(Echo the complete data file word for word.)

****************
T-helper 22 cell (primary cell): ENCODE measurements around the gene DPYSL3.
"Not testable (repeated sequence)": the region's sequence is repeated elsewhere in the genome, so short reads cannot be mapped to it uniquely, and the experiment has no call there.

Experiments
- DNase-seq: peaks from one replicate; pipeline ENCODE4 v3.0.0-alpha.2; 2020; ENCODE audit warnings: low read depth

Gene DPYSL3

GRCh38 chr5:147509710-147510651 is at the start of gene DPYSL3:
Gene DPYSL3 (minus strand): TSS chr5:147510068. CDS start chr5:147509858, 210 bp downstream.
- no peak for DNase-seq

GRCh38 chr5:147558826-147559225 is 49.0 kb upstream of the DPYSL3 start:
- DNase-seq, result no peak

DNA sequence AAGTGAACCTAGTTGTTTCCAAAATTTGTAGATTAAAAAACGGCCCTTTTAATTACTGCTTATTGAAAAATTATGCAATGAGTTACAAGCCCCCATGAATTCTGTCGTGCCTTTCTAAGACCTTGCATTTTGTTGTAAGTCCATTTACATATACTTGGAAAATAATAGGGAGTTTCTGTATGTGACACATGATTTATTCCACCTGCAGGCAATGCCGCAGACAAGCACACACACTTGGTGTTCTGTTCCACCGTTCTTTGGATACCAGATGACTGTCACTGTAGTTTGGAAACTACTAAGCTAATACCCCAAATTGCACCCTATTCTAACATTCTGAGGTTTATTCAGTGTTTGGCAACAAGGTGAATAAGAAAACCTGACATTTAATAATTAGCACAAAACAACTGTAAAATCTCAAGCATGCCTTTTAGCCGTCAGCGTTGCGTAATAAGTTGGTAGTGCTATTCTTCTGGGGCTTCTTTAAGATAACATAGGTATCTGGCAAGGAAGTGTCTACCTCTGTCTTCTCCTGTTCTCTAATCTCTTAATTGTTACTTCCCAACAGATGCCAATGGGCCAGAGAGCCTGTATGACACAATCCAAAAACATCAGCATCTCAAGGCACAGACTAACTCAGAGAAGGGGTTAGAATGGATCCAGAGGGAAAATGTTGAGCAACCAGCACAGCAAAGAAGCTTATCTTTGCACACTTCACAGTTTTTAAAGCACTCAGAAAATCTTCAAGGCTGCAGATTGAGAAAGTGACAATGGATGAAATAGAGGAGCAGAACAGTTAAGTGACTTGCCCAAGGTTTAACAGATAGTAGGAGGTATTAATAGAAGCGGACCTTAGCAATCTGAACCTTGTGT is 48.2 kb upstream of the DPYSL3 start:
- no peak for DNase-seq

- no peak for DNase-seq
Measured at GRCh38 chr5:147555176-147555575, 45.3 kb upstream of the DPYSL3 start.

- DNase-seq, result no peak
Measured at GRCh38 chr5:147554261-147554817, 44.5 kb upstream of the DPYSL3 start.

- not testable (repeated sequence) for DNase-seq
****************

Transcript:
T-helper 22 cell (primary cell): ENCODE measurements around the gene DPYSL3.
"Not testable (repeated sequence)": the region's sequence is repeated elsewhere in the genome, so short reads cannot be mapped to it uniquely, and the experiment has no call there.

Experiments
- DNase-seq: peaks from one replicate; pipeline ENCODE4 v3.0.0-alpha.2; 2020; ENCODE audit warnings: low read depth

Gene DPYSL3

GRCh38 chr5:147509710-147510651 is at the start of gene DPYSL3:
Gene DPYSL3 (minus strand): TSS chr5:147510068. CDS start chr5:147509858, 210 bp downstream.
- no peak for DNase-seq

GRCh38 chr5:147558826-147559225 is 49.0 kb upstream of the DPYSL3 start:
- DNase-seq, result no peak

DNA sequence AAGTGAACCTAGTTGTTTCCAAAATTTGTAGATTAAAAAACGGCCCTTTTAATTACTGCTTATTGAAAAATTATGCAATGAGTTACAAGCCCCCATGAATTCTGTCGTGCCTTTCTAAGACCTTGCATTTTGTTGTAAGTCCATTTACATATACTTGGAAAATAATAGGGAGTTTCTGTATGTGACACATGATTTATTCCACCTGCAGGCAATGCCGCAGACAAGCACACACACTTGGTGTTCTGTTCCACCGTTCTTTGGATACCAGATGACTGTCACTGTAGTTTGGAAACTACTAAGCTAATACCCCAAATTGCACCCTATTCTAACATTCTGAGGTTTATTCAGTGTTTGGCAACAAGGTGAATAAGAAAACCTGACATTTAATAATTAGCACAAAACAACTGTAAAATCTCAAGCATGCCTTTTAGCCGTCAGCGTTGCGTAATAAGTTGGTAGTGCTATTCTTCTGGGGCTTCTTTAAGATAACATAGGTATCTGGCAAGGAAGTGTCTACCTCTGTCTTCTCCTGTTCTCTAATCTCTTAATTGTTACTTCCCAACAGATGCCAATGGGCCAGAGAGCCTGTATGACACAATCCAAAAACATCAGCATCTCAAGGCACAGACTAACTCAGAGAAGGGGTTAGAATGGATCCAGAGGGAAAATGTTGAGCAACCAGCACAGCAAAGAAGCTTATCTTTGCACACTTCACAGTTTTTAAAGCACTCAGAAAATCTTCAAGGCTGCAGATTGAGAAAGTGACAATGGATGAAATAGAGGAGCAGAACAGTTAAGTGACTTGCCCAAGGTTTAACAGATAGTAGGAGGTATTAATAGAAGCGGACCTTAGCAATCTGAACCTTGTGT is 48.2 kb upstream of the DPYSL3 start:
- no peak for DNase-seq

- no peak for DNase-seq
Measured at GRCh38 chr5:147555176-147555575, 45.3 kb upstream of the DPYSL3 start.

- DNase-seq, result no peak
Measured at GRCh38 chr5:147554261-147554817, 44.5 kb upstream of the DPYSL3 start.

- not testable (repeated sequence) for DNase-seq